According to EGC’s Faculty Handbook, section 6.5.1, EGC follows the Policy Manual of the Board of Regents of the University System of Georgia, which provides that “dismissal or other sanctions” for alleged sexual harassment must only come “after compliance with procedural due process requirements” (emphasis added). Faculty Handbook section 6.5.4 provides that after a formal complaint is filed:

An investigation into the incident will be conducted by the vice president for student services, the vice president for academic affairs, the vice president for fiscal affairs, or the president. Appropriate action will be taken. Any appeal as a result of the investigation shall be made to the president of the college. Any appeal of a decision of the president shall be made to the Board of Regents.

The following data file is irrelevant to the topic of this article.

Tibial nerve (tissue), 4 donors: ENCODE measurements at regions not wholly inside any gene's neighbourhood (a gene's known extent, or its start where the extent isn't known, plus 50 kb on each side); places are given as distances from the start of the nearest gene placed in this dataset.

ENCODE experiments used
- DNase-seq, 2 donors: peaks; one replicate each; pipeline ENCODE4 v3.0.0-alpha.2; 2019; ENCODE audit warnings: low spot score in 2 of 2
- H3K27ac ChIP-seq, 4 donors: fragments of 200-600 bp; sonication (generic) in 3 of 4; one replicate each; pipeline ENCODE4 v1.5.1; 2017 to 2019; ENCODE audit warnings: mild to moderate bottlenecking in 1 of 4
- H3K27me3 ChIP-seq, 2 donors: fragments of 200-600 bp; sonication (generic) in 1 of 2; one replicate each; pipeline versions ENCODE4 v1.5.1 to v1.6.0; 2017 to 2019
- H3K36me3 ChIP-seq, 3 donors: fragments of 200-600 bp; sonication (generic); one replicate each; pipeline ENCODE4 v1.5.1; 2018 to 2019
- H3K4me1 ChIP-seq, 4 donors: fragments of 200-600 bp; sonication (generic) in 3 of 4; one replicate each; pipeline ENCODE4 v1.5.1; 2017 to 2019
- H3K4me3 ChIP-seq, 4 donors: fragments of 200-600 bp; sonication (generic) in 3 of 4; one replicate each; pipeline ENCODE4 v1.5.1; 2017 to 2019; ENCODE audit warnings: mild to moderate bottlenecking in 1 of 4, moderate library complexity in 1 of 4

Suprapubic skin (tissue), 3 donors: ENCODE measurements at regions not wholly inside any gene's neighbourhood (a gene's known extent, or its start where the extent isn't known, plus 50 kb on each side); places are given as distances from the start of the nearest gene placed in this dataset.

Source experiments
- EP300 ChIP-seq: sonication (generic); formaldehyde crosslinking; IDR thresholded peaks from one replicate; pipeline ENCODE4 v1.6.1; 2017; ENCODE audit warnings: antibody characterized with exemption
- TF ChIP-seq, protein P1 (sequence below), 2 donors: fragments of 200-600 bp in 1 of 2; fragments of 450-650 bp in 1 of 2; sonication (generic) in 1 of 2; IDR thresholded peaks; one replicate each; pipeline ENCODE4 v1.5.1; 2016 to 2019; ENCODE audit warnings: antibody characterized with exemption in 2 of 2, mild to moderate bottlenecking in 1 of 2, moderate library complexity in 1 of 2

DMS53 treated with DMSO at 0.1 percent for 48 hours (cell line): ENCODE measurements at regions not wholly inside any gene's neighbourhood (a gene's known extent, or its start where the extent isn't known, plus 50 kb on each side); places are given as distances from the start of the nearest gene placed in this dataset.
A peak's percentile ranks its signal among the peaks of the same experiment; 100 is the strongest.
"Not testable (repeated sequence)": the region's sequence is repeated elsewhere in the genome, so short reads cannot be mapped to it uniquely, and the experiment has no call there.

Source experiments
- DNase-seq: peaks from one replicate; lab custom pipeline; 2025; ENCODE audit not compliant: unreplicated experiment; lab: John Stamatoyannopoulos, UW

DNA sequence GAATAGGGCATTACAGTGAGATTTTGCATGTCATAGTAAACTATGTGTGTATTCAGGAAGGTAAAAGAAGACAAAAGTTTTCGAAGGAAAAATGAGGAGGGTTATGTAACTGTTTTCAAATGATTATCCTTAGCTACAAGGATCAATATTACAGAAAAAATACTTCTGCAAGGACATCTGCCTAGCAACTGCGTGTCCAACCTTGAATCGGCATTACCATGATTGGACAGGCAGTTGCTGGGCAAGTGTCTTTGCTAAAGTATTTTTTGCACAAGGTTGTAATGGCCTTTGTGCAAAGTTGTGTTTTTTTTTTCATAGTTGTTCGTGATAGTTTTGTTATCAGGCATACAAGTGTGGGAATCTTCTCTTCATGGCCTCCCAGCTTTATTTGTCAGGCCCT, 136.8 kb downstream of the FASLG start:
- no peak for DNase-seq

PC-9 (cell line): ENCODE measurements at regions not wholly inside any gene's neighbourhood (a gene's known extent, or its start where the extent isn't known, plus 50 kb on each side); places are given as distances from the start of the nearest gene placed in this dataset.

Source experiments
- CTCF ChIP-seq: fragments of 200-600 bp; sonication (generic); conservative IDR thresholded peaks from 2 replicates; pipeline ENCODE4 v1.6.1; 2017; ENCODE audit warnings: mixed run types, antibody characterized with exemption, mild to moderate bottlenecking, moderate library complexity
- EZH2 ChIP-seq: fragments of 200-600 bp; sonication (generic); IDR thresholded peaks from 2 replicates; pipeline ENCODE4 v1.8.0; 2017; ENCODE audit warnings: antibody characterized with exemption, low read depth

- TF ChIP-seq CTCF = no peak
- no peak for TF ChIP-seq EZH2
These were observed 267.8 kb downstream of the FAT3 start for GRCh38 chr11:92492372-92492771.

Thibeault’s appeal is thus properly before you, but his case never should have reached this point in the first place. EGC has entirely failed to provide Thibeault with notice of the charges, a hearing, the evidence against him, an opportunity to challenge specific accusers, or a chance to respond to any alleged evidence. Nor did EGC produce any evidence that any individual ever alleged sexual harassment under any definition, nor did EGC produce any formal report of sexual harassment. Except for the right to appeal, which Thibeault found for himself, the unconscionable treatment of Thibeault provided virtually none of the procedural protections afforded a faculty member in accordance with the constitutional requirement of due process. Black’s willful disregard for existing EGC policy betrays his contempt for the constitutional right to due process by which EGC is legally bound.